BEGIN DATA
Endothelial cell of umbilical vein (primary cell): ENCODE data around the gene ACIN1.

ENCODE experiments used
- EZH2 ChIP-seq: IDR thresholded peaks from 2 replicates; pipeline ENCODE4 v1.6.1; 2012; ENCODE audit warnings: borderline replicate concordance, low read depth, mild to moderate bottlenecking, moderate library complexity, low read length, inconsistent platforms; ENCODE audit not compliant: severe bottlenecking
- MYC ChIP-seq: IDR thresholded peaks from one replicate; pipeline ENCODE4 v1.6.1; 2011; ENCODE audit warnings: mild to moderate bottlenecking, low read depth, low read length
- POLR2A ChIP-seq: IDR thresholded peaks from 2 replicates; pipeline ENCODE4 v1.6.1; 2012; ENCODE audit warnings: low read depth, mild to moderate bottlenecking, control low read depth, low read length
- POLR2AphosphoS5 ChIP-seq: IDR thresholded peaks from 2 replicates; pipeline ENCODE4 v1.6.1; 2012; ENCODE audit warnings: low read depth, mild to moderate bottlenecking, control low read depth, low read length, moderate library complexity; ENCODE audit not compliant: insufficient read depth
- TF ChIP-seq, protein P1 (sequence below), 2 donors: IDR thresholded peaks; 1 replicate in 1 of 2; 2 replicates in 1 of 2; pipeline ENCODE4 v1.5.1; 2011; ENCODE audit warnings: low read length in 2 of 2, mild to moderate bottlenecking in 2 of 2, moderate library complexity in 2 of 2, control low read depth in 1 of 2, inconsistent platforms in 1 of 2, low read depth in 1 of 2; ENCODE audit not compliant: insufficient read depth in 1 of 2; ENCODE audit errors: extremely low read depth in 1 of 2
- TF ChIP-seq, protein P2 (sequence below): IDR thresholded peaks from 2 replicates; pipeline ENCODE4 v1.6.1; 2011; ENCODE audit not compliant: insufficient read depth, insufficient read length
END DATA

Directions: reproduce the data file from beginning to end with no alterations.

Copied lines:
Endothelial cell of umbilical vein (primary cell): ENCODE data around the gene ACIN1.

ENCODE experiments used
- EZH2 ChIP-seq: IDR thresholded peaks from 2 replicates; pipeline ENCODE4 v1.6.1; 2012; ENCODE audit warnings: borderline replicate concordance, low read depth, mild to moderate bottlenecking, moderate library complexity, low read length, inconsistent platforms; ENCODE audit not compliant: severe bottlenecking
- MYC ChIP-seq: IDR thresholded peaks from one replicate; pipeline ENCODE4 v1.6.1; 2011; ENCODE audit warnings: mild to moderate bottlenecking, low read depth, low read length
- POLR2A ChIP-seq: IDR thresholded peaks from 2 replicates; pipeline ENCODE4 v1.6.1; 2012; ENCODE audit warnings: low read depth, mild to moderate bottlenecking, control low read depth, low read length
- POLR2AphosphoS5 ChIP-seq: IDR thresholded peaks from 2 replicates; pipeline ENCODE4 v1.6.1; 2012; ENCODE audit warnings: low read depth, mild to moderate bottlenecking, control low read depth, low read length, moderate library complexity; ENCODE audit not compliant: insufficient read depth
- TF ChIP-seq, protein P1 (sequence below), 2 donors: IDR thresholded peaks; 1 replicate in 1 of 2; 2 replicates in 1 of 2; pipeline ENCODE4 v1.5.1; 2011; ENCODE audit warnings: low read length in 2 of 2, mild to moderate bottlenecking in 2 of 2, moderate library complexity in 2 of 2, control low read depth in 1 of 2, inconsistent platforms in 1 of 2, low read depth in 1 of 2; ENCODE audit not compliant: insufficient read depth in 1 of 2; ENCODE audit errors: extremely low read depth in 1 of 2
- TF ChIP-seq, protein P2 (sequence below): IDR thresholded peaks from 2 replicates; pipeline ENCODE4 v1.6.1; 2011; ENCODE audit not compliant: insufficient read depth, insufficient read length